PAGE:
A lot of leaders and organizations talk about improving team building or how important it is for everyone to work together and then create workplaces where people are discouraged from collaborating or helping one another. It takes self-awareness and commitment to design a workplace where team building is practiced and celebrated. Here are five ways that team building is routinely discouraged in the workplace:

  1. Creating a competitive work environment. People are encouraged to compete on their own behalf instead of as a team. This creates a workplace where people look out for their own interests before thinking about working with others.
  2. Lack of effective communication. People only communicate on a superficial level and only about approved topics. Very little attention is paid to listening to what others say and creating two-way sharing of information.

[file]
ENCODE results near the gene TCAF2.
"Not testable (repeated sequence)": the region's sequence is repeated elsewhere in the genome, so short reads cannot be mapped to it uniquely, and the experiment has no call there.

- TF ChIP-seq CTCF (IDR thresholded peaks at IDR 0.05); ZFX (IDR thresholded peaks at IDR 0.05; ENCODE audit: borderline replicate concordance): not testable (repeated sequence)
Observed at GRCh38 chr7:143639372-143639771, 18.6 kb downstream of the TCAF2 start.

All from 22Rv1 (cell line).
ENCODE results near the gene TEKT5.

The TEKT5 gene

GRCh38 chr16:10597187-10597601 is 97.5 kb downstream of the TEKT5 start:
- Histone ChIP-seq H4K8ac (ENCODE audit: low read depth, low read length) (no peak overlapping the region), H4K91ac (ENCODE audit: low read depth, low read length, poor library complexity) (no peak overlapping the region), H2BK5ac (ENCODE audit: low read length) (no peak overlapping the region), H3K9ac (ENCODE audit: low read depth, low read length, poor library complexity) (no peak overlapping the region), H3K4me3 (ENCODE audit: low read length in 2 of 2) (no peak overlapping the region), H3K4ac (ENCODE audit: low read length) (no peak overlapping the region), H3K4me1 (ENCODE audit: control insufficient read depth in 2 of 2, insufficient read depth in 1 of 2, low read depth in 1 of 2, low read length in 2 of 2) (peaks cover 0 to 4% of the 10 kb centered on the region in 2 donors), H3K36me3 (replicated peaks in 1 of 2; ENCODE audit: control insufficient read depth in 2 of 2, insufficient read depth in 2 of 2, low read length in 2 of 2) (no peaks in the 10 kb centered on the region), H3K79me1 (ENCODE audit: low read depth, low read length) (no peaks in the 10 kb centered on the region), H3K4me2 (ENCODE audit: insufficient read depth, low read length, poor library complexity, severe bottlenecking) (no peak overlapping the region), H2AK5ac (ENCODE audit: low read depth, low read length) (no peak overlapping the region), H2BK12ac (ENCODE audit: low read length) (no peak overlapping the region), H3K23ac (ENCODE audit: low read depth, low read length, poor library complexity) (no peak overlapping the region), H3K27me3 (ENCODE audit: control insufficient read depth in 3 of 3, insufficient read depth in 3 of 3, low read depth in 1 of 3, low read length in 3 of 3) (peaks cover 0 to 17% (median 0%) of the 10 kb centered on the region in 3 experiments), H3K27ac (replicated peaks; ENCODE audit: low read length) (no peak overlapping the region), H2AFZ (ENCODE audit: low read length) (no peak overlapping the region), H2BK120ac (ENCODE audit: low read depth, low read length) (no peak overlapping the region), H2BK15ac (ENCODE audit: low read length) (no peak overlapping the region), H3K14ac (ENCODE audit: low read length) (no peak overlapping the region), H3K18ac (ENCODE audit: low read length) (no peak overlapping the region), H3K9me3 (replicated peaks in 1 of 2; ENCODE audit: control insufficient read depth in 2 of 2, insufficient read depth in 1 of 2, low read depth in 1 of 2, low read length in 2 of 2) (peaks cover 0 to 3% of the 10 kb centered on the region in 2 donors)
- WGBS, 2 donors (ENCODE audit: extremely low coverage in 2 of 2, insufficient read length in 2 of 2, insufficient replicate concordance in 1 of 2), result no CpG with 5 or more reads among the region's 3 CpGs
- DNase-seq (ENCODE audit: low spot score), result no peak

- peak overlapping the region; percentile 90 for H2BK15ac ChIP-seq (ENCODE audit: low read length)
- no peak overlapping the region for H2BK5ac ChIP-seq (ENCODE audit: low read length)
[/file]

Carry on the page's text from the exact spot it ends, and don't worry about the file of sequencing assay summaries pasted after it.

3. Missing emotional depth. People aren't encouraged to understand and welcome emotions in the workplace and how they can bring people together. Displays of emotion are limited to one or two officially sanctioned ones such as fake happiness and anger.
  4. The boss' ego. The boss can't let go long enough to let people work collaboratively because it would take away from his (or her) vision of how things should be done. The organization runs according to his personal needs and issues rather than with everyone in mind.
  5. Lack of commitment. Leaders and organizations invest in one team building session per year instead of an ongoing program that teaches people practical skills.

In many organizations, team building is an abstract concept that people talk about or pretend is happening. You can move from wishing it would happen to making it a reality by implementing a program that teaches people skills on an ongoing basis. The idea is to create a workplace environment where people are actively being trained in how to work each other and given opportunities to practice the new skills they're learning. What will you do to encourage team building in your organization?

Cheers,

Guy

Team Building Means the Spotlight Isn’t on You

Team Building Means the Spotlight Isn’t on You